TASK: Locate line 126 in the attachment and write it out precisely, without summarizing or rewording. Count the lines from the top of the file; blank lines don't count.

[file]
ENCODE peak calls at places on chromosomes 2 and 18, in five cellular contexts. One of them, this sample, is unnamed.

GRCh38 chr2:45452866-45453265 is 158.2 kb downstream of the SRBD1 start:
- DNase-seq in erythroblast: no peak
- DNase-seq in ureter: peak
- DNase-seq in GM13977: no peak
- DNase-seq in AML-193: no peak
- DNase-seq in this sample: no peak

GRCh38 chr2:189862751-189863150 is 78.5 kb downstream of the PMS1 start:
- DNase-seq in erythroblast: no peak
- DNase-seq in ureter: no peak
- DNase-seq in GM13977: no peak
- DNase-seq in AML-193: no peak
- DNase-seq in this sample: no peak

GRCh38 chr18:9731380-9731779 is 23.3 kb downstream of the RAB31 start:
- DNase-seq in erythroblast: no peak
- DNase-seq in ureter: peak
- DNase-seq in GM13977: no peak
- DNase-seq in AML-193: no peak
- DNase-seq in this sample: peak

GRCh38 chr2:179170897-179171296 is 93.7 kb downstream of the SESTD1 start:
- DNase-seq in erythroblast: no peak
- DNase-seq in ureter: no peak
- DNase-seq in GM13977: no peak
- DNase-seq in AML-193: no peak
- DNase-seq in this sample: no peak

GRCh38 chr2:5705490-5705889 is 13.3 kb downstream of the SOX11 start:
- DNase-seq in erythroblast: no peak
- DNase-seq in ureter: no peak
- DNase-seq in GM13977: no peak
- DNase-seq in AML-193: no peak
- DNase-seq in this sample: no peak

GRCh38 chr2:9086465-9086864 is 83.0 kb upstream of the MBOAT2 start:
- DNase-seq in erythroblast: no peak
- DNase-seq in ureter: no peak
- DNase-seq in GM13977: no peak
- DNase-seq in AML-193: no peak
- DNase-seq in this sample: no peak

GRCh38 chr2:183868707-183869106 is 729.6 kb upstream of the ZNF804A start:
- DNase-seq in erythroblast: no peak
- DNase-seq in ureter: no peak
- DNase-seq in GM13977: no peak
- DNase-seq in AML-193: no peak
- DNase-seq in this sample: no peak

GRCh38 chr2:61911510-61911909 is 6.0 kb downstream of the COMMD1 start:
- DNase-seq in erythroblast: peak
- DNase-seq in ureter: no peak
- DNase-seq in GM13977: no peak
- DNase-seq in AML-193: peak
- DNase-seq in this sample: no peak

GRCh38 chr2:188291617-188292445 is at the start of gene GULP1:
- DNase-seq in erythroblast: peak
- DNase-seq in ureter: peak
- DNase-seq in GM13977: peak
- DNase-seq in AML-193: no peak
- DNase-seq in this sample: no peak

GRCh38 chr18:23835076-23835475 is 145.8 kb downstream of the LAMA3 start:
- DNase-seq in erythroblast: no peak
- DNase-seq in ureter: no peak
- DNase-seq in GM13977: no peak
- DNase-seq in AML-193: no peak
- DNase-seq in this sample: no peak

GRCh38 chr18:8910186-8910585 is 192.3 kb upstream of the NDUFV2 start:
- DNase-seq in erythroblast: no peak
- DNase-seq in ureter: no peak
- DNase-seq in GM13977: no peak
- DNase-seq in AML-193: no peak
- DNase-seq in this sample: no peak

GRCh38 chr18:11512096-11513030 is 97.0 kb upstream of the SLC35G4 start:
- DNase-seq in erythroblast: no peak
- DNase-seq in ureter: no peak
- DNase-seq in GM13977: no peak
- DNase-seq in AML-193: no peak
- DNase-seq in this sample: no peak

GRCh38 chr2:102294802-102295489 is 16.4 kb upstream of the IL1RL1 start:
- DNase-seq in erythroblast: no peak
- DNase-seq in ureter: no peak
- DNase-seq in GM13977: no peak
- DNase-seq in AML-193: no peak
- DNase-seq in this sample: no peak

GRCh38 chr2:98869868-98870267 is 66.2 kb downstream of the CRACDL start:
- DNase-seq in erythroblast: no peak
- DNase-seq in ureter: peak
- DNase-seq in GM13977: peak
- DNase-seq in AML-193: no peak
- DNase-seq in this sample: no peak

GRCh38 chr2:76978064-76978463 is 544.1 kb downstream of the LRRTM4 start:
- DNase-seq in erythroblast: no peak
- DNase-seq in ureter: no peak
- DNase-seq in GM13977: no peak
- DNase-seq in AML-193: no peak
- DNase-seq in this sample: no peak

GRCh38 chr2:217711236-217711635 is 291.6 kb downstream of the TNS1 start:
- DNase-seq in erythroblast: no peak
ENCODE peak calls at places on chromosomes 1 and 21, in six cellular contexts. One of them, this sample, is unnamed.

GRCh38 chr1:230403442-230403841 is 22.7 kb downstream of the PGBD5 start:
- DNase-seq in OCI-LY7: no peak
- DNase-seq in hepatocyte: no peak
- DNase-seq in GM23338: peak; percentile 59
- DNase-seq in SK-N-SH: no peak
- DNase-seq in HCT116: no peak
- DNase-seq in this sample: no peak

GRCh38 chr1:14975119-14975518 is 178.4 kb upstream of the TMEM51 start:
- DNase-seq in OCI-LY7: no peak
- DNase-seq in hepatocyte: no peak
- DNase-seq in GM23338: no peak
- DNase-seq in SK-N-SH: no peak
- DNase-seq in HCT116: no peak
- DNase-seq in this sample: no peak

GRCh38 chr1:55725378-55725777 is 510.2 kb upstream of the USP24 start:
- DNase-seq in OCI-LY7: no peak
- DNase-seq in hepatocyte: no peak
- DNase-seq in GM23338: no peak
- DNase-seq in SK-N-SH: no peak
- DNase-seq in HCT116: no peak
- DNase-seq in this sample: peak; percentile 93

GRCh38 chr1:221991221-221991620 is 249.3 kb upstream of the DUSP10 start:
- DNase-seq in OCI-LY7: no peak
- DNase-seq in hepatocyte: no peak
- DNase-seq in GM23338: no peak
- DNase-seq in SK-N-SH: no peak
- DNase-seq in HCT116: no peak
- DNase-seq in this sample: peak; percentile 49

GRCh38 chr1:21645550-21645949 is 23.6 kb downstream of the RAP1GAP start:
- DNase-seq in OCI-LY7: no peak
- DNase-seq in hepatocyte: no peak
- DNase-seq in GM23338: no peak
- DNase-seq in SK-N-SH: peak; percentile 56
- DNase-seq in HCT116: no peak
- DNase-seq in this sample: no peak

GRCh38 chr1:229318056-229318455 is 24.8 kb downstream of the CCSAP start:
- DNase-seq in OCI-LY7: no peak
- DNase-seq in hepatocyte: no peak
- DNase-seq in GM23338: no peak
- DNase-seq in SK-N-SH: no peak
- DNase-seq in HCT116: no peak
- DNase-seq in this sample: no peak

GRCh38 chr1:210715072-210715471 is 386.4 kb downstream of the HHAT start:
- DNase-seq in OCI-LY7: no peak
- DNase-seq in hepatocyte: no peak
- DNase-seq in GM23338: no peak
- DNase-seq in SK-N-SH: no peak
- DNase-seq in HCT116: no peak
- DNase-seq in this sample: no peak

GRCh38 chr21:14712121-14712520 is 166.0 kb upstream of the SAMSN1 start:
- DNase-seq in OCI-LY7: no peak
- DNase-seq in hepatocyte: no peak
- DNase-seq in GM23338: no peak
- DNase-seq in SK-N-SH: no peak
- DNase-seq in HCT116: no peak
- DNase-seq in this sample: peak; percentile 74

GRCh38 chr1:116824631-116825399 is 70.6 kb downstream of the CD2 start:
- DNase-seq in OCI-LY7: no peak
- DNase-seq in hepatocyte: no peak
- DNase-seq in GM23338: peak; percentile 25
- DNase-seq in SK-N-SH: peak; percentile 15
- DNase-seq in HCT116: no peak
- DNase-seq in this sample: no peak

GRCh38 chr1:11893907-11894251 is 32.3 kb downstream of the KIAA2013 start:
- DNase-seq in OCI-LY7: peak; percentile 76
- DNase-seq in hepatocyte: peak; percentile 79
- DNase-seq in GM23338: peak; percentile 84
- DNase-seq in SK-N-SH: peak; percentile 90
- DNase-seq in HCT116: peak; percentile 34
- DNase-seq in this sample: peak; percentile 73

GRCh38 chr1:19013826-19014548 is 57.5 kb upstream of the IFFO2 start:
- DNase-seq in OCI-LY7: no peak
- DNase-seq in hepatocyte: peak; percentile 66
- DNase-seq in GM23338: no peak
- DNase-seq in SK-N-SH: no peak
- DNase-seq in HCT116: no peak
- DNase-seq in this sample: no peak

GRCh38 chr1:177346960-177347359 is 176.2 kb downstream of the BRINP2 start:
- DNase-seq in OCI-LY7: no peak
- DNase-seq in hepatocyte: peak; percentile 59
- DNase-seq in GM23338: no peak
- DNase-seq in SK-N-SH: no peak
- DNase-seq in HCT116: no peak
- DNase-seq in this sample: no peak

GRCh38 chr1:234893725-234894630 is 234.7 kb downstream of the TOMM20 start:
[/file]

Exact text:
- DNase-seq in GM23338: no peak